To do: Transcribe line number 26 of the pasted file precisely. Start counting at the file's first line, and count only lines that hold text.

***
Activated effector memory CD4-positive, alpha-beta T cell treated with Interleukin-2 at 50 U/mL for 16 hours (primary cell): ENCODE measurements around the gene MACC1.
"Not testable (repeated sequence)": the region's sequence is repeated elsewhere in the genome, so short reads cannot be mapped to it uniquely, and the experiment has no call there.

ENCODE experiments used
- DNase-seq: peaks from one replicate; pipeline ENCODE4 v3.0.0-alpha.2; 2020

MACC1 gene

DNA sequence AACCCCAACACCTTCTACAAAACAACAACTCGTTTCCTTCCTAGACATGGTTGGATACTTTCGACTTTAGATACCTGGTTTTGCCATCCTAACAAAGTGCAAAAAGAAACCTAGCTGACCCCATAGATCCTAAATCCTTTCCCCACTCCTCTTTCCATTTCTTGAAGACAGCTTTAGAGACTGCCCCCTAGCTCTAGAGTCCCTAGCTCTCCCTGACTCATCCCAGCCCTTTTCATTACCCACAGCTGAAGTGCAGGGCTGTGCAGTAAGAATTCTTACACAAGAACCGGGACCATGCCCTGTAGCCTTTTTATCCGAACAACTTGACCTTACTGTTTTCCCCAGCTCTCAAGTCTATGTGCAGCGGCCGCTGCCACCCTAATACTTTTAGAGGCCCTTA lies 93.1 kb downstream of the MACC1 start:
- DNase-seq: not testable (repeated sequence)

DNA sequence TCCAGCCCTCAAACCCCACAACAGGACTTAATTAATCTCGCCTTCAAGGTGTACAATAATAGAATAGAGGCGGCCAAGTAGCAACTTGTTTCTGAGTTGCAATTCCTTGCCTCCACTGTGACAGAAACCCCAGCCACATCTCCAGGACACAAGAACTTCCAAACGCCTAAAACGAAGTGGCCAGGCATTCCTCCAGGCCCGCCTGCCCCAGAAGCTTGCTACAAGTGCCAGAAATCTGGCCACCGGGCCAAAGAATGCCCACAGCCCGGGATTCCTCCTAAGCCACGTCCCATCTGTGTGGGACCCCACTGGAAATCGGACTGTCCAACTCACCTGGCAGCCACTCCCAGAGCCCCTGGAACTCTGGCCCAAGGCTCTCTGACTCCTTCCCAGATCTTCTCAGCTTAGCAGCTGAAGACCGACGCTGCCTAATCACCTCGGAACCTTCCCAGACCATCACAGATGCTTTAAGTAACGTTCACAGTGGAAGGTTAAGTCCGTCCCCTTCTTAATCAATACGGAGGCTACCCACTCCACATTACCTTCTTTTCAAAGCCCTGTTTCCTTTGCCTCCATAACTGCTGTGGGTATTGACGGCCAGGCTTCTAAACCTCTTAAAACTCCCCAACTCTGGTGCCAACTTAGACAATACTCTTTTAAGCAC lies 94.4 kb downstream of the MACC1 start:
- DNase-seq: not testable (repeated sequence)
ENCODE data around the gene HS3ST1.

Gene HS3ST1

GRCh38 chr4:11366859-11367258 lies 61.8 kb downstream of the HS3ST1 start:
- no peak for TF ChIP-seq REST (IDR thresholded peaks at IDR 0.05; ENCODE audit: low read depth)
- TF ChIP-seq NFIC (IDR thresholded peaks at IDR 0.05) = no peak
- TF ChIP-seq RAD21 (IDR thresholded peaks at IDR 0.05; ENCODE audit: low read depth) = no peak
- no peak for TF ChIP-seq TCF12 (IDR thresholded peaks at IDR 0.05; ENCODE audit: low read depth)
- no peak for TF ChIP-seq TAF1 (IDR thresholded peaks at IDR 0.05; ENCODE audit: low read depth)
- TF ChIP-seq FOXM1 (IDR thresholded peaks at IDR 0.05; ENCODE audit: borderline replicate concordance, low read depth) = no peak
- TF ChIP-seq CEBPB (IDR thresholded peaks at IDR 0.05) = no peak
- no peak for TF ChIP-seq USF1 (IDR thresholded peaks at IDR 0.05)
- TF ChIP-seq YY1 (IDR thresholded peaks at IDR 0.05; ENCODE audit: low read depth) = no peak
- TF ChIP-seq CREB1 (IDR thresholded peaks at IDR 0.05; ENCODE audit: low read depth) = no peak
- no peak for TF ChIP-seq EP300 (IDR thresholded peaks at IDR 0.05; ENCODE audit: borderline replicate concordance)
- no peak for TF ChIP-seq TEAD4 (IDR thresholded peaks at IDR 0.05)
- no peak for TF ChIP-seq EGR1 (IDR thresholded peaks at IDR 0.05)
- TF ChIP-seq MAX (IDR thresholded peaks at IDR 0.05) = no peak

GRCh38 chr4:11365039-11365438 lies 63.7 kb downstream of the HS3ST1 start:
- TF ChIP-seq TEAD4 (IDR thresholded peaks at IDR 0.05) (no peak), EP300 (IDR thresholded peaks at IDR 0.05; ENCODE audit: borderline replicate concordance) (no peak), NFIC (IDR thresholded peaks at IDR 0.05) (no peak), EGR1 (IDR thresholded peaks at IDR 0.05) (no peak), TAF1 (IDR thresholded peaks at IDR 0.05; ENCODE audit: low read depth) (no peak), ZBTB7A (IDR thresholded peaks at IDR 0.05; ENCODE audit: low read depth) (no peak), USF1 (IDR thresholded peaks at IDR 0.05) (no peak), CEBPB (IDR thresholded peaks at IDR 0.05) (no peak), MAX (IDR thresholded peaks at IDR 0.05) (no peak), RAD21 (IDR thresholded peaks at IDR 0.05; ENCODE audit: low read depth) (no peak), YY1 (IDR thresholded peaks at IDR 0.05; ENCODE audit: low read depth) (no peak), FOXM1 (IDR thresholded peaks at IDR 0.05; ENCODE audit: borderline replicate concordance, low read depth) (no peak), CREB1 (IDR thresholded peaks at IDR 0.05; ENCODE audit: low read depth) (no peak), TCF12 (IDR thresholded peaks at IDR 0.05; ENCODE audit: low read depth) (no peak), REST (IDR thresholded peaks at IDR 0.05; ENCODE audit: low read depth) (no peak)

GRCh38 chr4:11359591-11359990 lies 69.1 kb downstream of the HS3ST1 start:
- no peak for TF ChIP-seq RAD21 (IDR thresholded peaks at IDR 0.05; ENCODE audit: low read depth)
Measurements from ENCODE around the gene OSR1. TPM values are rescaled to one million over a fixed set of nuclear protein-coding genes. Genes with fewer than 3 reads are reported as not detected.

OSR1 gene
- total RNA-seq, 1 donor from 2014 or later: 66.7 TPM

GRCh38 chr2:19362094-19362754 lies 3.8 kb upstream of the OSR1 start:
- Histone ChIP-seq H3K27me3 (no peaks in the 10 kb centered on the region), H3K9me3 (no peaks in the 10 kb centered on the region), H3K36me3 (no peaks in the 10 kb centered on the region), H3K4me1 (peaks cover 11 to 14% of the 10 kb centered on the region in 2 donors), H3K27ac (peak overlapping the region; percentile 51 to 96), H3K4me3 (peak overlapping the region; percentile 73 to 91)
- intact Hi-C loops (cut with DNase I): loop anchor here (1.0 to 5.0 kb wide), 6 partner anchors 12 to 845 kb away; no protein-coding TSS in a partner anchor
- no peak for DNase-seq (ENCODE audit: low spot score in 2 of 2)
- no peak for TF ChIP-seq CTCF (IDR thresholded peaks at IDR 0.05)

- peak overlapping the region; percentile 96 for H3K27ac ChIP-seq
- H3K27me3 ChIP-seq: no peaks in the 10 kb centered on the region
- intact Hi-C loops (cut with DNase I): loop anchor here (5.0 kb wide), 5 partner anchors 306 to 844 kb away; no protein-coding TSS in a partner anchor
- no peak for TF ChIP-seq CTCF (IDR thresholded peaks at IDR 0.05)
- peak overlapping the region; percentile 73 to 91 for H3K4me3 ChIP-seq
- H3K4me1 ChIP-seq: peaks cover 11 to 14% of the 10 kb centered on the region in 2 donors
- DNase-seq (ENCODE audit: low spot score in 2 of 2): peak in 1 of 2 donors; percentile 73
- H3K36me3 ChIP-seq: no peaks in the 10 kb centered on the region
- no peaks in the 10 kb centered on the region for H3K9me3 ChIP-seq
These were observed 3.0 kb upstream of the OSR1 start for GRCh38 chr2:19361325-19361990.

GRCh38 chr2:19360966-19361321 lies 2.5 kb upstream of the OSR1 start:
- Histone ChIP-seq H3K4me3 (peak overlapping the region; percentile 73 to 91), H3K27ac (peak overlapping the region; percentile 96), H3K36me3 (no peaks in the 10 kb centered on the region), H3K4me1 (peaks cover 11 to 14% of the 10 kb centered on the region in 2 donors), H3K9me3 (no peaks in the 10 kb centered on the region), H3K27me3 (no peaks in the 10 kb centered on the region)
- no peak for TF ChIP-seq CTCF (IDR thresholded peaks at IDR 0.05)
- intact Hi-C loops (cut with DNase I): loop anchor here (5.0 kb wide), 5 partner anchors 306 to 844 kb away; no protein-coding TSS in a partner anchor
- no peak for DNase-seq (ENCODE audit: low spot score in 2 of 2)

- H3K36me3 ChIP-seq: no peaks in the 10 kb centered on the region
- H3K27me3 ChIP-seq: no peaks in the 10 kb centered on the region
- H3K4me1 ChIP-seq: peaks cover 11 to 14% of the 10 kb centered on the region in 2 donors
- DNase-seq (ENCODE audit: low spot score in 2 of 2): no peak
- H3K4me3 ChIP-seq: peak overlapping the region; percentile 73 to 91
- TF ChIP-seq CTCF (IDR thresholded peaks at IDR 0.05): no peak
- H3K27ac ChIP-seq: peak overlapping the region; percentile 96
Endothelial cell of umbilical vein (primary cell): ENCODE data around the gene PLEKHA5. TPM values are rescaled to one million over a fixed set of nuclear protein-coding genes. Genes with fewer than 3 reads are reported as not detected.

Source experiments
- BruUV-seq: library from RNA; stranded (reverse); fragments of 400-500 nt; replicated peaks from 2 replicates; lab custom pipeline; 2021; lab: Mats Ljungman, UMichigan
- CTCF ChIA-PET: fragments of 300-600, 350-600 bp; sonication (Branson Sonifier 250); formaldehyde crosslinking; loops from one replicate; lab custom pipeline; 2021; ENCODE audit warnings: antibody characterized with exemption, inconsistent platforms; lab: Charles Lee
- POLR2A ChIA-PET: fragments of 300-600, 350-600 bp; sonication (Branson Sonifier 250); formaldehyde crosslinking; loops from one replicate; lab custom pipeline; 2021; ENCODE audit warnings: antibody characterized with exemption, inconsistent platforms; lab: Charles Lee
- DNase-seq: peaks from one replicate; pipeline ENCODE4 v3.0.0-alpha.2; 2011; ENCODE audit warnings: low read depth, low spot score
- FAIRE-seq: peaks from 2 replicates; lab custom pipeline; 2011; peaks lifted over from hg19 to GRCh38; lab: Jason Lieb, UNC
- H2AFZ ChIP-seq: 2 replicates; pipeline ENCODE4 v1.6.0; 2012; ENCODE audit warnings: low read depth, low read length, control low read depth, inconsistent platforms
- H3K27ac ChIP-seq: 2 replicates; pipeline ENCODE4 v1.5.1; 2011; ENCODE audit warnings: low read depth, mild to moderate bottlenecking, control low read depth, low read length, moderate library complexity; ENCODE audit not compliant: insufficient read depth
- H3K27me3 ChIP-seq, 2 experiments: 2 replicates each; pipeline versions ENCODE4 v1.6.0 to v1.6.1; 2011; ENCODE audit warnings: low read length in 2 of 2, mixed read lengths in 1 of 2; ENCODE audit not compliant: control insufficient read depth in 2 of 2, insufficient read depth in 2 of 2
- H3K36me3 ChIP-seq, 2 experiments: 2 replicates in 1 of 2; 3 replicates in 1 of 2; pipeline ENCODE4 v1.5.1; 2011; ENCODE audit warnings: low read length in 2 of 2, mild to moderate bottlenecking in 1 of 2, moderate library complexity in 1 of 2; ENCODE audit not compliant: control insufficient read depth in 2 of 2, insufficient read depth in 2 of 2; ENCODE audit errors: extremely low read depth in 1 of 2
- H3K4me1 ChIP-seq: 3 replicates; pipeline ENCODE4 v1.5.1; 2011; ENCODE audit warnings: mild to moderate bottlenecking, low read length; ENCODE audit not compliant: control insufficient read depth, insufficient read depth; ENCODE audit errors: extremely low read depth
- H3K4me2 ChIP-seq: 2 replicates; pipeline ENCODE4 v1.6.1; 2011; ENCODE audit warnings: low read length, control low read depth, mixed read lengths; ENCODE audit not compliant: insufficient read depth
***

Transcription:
- TF ChIP-seq MAX (IDR thresholded peaks at IDR 0.05) = no peak